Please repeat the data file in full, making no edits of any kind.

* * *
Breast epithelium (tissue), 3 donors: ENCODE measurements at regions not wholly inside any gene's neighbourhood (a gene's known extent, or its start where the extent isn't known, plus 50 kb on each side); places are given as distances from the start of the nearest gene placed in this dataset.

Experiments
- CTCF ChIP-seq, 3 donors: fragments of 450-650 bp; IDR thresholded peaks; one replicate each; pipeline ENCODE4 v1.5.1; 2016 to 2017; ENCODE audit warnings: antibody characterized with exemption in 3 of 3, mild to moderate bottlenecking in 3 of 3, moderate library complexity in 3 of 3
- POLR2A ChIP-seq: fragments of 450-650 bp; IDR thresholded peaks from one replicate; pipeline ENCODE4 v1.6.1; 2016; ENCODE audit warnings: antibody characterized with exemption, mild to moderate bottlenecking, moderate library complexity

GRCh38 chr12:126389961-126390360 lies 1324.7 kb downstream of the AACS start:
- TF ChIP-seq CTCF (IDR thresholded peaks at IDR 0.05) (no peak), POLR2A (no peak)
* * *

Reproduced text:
Breast epithelium (tissue), 3 donors: ENCODE measurements at regions not wholly inside any gene's neighbourhood (a gene's known extent, or its start where the extent isn't known, plus 50 kb on each side); places are given as distances from the start of the nearest gene placed in this dataset.

Experiments
- CTCF ChIP-seq, 3 donors: fragments of 450-650 bp; IDR thresholded peaks; one replicate each; pipeline ENCODE4 v1.5.1; 2016 to 2017; ENCODE audit warnings: antibody characterized with exemption in 3 of 3, mild to moderate bottlenecking in 3 of 3, moderate library complexity in 3 of 3
- POLR2A ChIP-seq: fragments of 450-650 bp; IDR thresholded peaks from one replicate; pipeline ENCODE4 v1.6.1; 2016; ENCODE audit warnings: antibody characterized with exemption, mild to moderate bottlenecking, moderate library complexity

GRCh38 chr12:126389961-126390360 lies 1324.7 kb downstream of the AACS start:
- TF ChIP-seq CTCF (IDR thresholded peaks at IDR 0.05) (no peak), POLR2A (no peak)